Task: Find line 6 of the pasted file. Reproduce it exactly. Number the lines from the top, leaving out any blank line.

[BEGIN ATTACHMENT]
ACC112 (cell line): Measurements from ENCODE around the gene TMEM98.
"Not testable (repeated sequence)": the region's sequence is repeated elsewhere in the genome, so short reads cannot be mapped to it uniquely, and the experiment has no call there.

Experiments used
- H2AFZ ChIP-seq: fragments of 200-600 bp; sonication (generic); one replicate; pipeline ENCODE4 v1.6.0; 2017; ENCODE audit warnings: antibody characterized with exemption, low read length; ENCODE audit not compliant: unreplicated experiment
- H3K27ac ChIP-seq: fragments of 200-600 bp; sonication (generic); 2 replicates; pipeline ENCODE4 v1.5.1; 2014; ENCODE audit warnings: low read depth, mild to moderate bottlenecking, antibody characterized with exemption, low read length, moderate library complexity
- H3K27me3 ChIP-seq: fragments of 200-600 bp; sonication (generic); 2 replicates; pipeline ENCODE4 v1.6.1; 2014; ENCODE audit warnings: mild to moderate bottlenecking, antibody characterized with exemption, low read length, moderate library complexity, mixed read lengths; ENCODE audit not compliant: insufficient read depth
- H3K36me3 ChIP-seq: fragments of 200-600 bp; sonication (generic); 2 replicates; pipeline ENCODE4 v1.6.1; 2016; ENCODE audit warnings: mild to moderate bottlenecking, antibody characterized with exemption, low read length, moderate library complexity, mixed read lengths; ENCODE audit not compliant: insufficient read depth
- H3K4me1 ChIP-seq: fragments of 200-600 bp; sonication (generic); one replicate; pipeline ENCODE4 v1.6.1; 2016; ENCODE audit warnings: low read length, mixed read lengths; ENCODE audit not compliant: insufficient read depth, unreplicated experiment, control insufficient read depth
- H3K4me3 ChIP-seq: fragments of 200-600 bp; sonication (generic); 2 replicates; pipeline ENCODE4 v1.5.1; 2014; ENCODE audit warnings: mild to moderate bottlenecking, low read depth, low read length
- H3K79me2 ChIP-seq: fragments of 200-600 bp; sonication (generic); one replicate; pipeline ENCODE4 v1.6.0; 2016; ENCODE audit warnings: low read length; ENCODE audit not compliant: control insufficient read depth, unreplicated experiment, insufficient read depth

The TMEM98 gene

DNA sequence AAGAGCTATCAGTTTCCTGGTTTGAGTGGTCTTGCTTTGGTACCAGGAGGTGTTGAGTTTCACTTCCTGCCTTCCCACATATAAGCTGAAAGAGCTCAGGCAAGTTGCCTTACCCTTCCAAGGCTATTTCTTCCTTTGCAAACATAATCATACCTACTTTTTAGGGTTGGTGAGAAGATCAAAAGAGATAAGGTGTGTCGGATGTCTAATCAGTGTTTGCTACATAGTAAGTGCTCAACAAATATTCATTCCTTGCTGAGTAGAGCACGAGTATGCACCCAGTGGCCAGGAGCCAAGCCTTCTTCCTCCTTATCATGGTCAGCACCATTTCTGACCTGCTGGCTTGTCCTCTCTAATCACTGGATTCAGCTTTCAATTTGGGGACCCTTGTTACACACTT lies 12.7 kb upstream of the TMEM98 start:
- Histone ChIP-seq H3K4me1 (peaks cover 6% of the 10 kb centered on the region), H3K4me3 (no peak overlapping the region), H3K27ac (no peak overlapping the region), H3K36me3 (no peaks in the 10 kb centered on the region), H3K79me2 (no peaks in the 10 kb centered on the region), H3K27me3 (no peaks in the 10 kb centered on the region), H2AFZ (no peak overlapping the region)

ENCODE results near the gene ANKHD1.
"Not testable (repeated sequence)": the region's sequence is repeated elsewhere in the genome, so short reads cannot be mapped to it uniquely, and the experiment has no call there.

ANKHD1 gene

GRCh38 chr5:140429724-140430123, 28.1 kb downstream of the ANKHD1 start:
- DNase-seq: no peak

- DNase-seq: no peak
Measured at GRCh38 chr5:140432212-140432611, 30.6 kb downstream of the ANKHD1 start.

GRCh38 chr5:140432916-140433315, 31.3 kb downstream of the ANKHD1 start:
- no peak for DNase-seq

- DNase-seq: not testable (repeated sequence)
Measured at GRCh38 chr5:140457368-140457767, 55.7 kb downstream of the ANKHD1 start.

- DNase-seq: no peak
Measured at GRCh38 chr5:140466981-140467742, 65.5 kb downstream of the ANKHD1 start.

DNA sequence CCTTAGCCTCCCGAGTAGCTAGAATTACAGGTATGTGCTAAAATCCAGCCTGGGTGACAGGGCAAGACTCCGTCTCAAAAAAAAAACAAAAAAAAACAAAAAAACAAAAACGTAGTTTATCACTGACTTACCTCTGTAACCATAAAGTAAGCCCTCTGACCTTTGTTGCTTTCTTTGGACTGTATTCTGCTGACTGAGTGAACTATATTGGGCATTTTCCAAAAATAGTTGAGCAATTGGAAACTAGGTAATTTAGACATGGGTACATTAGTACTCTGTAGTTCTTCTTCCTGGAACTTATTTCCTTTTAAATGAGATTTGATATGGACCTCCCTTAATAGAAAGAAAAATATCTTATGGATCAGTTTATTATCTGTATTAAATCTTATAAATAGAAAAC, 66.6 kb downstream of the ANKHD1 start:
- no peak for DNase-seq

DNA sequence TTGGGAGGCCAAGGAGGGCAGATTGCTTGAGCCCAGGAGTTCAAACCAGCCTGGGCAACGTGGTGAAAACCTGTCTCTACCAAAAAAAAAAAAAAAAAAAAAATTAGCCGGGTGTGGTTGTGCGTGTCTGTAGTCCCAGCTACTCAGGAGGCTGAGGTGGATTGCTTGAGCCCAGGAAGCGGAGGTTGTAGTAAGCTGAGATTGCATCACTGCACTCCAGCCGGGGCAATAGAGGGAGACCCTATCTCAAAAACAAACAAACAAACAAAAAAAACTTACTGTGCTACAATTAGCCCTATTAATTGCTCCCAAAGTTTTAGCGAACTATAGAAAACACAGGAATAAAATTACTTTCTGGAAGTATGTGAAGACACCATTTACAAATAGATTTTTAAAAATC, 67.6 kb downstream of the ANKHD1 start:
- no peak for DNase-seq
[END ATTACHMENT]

- H3K27me3 ChIP-seq: fragments of 200-600 bp; sonication (generic); 2 replicates; pipeline ENCODE4 v1.6.1; 2014; ENCODE audit warnings: mild to moderate bottlenecking, antibody characterized with exemption, low read length, moderate library complexity, mixed read lengths; ENCODE audit not compliant: insufficient read depth